This may seem incredibly impressive in a post-blog era when some people think it’s an achievement to have written on their personal site even once this year. When the average person thinks about how they use social media in our all-new, shiny, surveillance capitalism era they’ll possibly realize that they may actually post far more. They’re just doing it in dozens or more different places generally for the financial benefit of Facebook, Twitter, Instagram, Google, LinkedIn, Amazon, Medium, Goodreads, Swarm, Youtube, Reddit, Flickr, Yelp, Pinterest, Meetup, Kickstarter, Patreon, Nextdoor, Tumblr, Mastodon, Periscope, 500px, Pocket, Flipboard, SlideShare, Disqus, FitBit, Strava, Reading.am, GitHub, BitBucket, GitLab, Last.fm, Soundcloud, Vimeo, Telfie, Letterboxd, Trakt, Soundtracking, Tripit, Conferize, Upcoming.org, Colloq.io, Noti.st, Peach, Kinja, Plurk, TinyLetter, Venmo, Beeminder, Everyday Carry, and many, many, many others.
If anything, I suspect that I may be at the low end of writers and social posters. The major difference is that I own all of my data and have it in a single place where it’s more useful and searchable for me.
It turns out I made over 7,300 posts to my personal website this year. (For comparison, just the other day, I made my 10,000th tweet–after almost 11 years on Twitter.) This year’s output averages out to about 20 posts a day and includes at least one day with 53 public posts. (Many of my posts are private, where even Facebook is unaware of them. In fact, for large portions of July-October this year I only posted privately as a personal experiment.) These posts include nearly everything I’ve read, watched, listened to, bookmarked, replied to online, and otherwise written about this year. It also includes almost all of my checkins, RSVPs, and bookmarks as well as many of the more memorable things I’ve eaten or drank and most of my major acquisitions. It’s certainly a heck of a multi-media version of how I spent 2019. Better, it hasn’t taken a lot of work to do, it’s relatively easy to use, and I refer back to a lot of it–often. As a result, I also use it dramatically differently than I do traditional social media.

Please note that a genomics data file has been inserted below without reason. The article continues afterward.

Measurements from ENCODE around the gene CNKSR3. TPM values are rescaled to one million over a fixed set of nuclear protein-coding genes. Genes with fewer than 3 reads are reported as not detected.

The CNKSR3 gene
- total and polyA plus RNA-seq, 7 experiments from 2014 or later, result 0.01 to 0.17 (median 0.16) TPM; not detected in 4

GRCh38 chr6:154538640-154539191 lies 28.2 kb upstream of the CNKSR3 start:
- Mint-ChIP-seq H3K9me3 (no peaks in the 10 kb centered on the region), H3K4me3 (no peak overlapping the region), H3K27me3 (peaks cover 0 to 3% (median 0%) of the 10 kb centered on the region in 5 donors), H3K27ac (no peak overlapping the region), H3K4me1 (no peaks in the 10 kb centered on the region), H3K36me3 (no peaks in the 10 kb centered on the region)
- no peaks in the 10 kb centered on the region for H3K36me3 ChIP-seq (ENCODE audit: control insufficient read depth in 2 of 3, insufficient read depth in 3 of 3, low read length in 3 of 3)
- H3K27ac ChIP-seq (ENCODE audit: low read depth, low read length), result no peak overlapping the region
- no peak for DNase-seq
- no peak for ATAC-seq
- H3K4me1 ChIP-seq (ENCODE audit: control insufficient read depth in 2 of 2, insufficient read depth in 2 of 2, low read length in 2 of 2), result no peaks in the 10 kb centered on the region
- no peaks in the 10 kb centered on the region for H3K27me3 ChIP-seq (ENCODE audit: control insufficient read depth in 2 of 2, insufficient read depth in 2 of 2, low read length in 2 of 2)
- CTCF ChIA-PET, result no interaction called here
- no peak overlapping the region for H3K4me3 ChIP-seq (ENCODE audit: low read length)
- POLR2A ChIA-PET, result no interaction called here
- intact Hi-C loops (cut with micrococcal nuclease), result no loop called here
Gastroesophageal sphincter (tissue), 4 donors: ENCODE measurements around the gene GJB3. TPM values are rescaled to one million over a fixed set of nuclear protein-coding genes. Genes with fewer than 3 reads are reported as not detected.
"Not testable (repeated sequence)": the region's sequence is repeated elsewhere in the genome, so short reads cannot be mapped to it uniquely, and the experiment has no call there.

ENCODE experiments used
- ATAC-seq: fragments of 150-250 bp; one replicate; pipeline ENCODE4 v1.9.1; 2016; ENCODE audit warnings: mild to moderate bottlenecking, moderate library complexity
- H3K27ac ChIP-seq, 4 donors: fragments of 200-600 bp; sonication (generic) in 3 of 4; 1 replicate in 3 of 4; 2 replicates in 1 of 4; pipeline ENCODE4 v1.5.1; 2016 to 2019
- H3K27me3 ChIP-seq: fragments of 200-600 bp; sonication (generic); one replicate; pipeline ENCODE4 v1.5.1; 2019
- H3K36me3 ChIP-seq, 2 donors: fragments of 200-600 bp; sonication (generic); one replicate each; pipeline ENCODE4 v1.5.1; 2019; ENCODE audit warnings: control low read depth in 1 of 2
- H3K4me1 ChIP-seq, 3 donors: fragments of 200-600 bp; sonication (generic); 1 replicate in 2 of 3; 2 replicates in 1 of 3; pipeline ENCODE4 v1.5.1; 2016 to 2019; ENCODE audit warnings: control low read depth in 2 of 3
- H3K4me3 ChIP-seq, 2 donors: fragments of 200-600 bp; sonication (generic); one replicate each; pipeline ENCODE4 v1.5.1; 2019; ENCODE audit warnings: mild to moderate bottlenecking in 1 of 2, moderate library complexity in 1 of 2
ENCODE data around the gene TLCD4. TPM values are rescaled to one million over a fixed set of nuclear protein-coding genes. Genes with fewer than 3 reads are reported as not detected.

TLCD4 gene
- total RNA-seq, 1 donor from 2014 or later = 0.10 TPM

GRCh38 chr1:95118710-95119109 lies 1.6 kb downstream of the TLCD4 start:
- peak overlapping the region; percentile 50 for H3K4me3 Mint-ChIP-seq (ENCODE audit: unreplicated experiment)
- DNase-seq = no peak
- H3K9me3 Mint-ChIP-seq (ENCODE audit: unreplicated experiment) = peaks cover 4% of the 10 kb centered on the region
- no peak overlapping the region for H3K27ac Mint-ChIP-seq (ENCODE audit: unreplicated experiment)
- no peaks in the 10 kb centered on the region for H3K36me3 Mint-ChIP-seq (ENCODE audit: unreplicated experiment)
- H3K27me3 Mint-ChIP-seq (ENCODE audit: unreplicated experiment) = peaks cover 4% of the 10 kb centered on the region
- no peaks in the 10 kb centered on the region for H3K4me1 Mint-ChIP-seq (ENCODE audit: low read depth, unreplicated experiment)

Of course my site is never exactly like I’d like it to be (I’d like to have more photo collections), but it’s finally getting somewhere closer to the sort of commonplace book I’ve always wanted. I’ll keep hacking away at posting things more easily and collecting what I think are some of the more interesting data I come across on a daily basis. Fortunately while most social media platforms have broadly quit innovating to make new and interesting features, I have the ability to change things to make them the way I want them to be. This sort of agency and flexibility is incredibly invaluable.
The best part is that it’s all on a website I control, and all the data is mine in a way that a traditional social media experience has never come close to. If you have the same wish for yourself or your friends in the coming new year, do let me know –I and many others are around to help you make it a reality for yourself.
8 thoughts on “A brief year in review of my website, domain, online identity, commonplace book, journal, diary, etc.”
Recommended read: A brief year in review of my website, domain, online identity, commonplace book, journal, diary, etc. boffosocko.com/2019/12/31/a-b… (jvt.me/mf2/2020/01/hs…)
@chrisaldrich actually that is impressive a couple years ago I tried to write every day. I didn’t make it. But reflecting back I could’ve made it because I write a ton on social media. Writers block was my problem. I’d like to try again. I will say blogging has made me a better writer and a more confident person overall. Putting ideas out there and getting feedback on them has been helpful.
Thanks my friend.